4. The requirement in Conn. Gen. Stat. § 21a-190f(k) that paid solicitors must disclose the names and addresses of donors to DCP upon request.  Paid solicitors must continue to maintain records about any of the information contemplated by § 21a-190f(k), including but not limited to the names and addresses of donors, if known to the solicitor, and must continue to disclose to DCP upon request any of the information contemplated by that provision other than donor names and addresses.

*See Kissel v. Seagull, No. 3:21-cv-120 (JAM) (D. Conn.)

What About Commercial Sales Promotions That Benefit a Non-Profit?  A possible source of funds for charitable organizations is the offer by a commercial enterprise to donate to the charitable organization a portion of the revenue derived from the advertised sale of a product or service. The objective for the commercial enterprise is to increase product sales by being identified as supporting a charitable cause. For the charitable organization, it is a source of revenue and perhaps a means of increasing its name recognition.

The Act refers to these joint ventures as charitable sales promotions. A business, which the Act refers to as a Commercial Co-venturer, that engages in a charitable sales promotion must have a contract with the charitable organization and file a copy of it with the Department prior to the start of the sale. The Act specifies certain provisions that must be in the contract. They are: 

  • a description of the goods or services to be offered;
  • the geographic area in which the sale will occur and the time frame in which it will occur;
  • a provision for a final accounting by the Co-venturer to the charitable organization; 
  • the date and the manner in which the benefit is to be conferred on the charitable organization; and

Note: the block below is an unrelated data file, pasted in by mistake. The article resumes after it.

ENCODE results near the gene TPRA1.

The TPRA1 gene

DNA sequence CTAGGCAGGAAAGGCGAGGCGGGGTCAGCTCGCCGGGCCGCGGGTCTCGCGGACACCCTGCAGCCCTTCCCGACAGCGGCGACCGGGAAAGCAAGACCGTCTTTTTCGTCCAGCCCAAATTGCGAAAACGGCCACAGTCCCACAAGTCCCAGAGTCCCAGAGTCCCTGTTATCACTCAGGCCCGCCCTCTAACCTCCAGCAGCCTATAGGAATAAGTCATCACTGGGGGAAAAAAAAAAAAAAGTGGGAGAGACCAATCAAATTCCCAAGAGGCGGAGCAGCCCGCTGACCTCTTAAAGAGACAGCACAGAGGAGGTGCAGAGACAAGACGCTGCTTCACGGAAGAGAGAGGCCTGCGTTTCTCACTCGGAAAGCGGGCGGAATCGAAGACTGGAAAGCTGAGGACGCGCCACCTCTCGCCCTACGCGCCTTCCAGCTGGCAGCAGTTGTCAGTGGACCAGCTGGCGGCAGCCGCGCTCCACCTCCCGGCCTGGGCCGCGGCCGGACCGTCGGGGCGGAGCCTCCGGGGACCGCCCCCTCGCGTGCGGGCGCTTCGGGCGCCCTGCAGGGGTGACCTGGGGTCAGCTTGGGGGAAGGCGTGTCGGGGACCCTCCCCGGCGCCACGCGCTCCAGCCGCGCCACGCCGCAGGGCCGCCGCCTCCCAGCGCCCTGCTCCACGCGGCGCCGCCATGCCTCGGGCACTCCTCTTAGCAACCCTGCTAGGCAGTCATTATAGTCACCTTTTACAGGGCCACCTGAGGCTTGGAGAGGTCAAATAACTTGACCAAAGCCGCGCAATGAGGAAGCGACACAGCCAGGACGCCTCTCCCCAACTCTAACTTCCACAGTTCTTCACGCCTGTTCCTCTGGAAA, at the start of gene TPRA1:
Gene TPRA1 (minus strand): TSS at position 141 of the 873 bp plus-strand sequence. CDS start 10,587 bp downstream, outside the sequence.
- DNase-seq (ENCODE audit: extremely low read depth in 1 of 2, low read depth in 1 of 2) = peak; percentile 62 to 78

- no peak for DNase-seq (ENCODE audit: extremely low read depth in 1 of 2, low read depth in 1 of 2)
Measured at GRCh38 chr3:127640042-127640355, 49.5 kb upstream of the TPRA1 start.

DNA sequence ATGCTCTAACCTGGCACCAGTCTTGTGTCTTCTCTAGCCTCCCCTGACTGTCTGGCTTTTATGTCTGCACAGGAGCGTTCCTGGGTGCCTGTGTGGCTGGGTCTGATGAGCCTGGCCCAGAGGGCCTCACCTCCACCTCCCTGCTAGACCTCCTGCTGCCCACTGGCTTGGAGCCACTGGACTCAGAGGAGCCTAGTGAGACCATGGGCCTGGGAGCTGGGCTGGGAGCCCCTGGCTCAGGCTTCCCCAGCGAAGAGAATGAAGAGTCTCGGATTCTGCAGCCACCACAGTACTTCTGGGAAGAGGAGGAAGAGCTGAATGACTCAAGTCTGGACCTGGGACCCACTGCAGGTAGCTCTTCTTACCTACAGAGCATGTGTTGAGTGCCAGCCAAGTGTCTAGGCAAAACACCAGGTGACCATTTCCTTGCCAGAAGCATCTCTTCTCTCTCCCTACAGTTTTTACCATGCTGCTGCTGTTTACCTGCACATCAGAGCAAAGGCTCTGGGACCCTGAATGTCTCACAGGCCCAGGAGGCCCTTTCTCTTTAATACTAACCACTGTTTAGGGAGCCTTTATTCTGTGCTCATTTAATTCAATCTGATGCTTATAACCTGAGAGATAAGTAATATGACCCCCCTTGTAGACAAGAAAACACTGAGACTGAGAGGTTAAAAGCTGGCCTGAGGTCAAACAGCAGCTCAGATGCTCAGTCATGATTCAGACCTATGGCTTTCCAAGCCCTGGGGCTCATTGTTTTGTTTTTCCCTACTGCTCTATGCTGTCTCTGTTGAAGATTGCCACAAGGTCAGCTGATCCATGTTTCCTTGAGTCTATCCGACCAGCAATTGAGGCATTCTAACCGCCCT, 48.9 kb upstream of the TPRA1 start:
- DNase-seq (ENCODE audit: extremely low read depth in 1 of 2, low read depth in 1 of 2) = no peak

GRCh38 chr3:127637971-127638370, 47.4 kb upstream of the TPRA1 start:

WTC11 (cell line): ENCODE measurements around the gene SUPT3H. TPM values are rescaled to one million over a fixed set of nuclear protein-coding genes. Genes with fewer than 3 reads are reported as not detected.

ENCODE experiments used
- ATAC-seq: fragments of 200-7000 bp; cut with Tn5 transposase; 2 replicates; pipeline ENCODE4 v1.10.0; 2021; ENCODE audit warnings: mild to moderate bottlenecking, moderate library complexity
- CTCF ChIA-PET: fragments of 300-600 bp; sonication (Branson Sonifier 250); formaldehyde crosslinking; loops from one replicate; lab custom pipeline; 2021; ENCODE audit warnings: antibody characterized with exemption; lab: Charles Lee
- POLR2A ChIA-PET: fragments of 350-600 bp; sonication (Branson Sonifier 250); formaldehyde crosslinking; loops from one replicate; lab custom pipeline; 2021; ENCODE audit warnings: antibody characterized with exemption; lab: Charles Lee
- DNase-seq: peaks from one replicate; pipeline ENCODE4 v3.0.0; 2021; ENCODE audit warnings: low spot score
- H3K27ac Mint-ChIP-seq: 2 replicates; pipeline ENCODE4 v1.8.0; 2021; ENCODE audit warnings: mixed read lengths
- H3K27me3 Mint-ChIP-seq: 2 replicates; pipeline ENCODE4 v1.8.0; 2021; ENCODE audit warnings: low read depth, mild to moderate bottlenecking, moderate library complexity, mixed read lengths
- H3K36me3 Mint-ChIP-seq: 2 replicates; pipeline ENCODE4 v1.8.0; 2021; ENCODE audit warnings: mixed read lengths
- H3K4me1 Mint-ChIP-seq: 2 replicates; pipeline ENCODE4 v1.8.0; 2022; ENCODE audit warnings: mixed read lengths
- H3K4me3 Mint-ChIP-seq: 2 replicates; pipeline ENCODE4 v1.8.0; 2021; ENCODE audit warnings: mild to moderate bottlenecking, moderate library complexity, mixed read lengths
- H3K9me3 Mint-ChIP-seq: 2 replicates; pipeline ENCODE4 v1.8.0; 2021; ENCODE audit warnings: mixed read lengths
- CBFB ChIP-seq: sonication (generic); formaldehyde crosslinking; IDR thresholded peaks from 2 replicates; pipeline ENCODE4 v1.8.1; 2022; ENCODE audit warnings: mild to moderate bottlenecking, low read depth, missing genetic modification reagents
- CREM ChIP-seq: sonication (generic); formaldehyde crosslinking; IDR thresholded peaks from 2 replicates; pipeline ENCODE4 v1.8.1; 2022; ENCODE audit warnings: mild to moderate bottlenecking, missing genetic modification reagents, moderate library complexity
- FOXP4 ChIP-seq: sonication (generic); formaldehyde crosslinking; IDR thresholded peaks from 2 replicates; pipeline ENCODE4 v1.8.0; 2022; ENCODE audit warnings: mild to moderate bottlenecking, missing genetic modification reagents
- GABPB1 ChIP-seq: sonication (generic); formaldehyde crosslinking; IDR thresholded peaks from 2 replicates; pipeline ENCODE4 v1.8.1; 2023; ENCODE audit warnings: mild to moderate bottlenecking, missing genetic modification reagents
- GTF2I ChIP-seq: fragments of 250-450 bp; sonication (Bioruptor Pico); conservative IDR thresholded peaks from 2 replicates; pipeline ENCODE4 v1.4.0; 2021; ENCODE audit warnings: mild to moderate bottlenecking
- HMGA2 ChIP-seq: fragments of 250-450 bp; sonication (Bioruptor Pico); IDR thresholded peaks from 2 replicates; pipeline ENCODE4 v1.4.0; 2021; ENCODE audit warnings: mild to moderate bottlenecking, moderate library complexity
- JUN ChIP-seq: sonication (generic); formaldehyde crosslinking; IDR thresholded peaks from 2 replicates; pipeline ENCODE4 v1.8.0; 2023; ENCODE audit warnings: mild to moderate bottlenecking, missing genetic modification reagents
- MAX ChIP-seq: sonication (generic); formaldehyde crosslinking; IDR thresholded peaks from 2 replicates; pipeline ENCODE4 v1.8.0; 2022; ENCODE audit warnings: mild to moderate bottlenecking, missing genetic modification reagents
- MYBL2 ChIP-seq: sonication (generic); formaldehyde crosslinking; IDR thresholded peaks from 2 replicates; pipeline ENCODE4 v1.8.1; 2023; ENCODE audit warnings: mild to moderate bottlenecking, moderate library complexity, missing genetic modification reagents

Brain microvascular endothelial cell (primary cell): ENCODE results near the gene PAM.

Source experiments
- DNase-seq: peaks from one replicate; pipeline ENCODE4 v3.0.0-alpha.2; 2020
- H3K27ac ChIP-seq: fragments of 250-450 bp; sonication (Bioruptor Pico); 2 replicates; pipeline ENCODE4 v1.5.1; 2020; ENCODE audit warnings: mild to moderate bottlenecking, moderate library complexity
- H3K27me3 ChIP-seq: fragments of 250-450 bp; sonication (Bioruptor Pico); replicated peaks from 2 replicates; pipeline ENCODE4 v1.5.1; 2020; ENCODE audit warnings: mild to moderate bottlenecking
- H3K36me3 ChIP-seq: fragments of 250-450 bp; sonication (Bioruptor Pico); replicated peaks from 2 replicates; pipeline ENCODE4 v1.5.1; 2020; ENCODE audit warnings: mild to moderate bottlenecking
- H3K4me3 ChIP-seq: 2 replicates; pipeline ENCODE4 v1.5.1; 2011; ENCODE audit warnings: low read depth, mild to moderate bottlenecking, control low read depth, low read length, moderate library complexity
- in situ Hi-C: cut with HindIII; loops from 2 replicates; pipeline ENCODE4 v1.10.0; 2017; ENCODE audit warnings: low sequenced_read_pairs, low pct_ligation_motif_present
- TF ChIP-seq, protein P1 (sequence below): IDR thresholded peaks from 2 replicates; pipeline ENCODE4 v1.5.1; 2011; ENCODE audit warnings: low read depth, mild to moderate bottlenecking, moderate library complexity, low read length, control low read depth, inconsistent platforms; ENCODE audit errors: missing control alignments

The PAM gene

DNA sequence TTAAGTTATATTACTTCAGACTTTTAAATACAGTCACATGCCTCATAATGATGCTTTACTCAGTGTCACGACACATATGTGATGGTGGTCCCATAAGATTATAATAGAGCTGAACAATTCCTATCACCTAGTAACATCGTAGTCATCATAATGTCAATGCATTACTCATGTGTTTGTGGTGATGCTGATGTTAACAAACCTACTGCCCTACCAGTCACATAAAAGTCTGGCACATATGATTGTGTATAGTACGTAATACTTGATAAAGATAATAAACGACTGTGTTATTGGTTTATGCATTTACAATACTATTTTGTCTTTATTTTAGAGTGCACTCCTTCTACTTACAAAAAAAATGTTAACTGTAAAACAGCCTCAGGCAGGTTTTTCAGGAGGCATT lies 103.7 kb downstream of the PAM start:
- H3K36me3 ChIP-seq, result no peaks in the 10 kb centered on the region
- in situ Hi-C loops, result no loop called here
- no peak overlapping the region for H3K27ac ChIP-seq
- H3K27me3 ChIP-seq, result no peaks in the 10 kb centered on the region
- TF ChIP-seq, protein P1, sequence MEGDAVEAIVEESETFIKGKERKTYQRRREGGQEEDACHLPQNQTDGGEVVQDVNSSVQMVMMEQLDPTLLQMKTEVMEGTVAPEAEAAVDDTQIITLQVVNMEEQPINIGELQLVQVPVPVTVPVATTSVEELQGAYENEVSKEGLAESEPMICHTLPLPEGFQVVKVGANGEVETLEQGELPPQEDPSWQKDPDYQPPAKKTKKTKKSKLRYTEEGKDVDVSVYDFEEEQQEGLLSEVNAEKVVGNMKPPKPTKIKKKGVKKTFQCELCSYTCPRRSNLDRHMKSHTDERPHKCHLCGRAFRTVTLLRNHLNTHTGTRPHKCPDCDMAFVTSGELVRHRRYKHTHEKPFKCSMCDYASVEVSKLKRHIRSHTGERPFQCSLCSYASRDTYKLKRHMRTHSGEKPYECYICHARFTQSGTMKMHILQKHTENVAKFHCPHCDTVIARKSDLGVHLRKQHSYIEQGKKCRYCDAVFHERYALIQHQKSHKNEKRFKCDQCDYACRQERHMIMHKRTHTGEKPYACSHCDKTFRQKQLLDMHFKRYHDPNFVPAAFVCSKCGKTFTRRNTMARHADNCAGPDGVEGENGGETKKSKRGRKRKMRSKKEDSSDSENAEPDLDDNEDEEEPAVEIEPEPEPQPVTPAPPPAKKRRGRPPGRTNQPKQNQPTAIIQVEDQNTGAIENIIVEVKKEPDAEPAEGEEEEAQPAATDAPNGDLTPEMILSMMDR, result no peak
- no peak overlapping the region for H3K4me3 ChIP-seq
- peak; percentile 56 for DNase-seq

• the manner in which the name of the charitable organization is to be used in the promotion, including any representation to be made to the public as to the amount or percent per unit of goods or services purchased or used that is to benefit the charitable organization. In this regard, it is important to note that the Act requires this kind of benefit disclosure in all advertising relating to the sale.


Registering with the Department of Consumer Protection to solicit funds, or claiming an exemption from registration, is unrelated to incorporating, obtaining tax exemption (state and federal) and being licensed to conduct games of chance (raffle, Las Vegas nights, etc.). There are other state and federal agencies you need to contact for information about those matters.

IncorporatingAlthough you do not have to incorporate, there may be advantages in doing so. We urge you to seek professional advice. In Connecticut, organizations incorporate through the Secretary of the State, 30 Trinity Street, Hartford, CT 06106. Website:

Tax Exemption

If your organization wants to be exempt from federal income tax, the organization must apply to the Internal Revenue Service. Information about this can be obtained from the IRS by calling 1-800-829-FORM (3676) and ordering Publication 557, "Tax Exempt Status for Your Organization," or on the web at Again, we urge you to seek professional advice.   

State of Connecticut tax matters, including exemption from paying sales tax on products your charity purchases, are handled by the Connecticut Department of Revenue Services, 25 Sigourney StreetHartford, CT 06106.  Website:                         

Games of Chance

Connecticut law allows certain organizations to conduct games of chance, such as raffles, Las Vegas Nights, bingo, and others. Permits are required. Inquiries should be directed to the Department of Consumer Protection's Gaming Division at: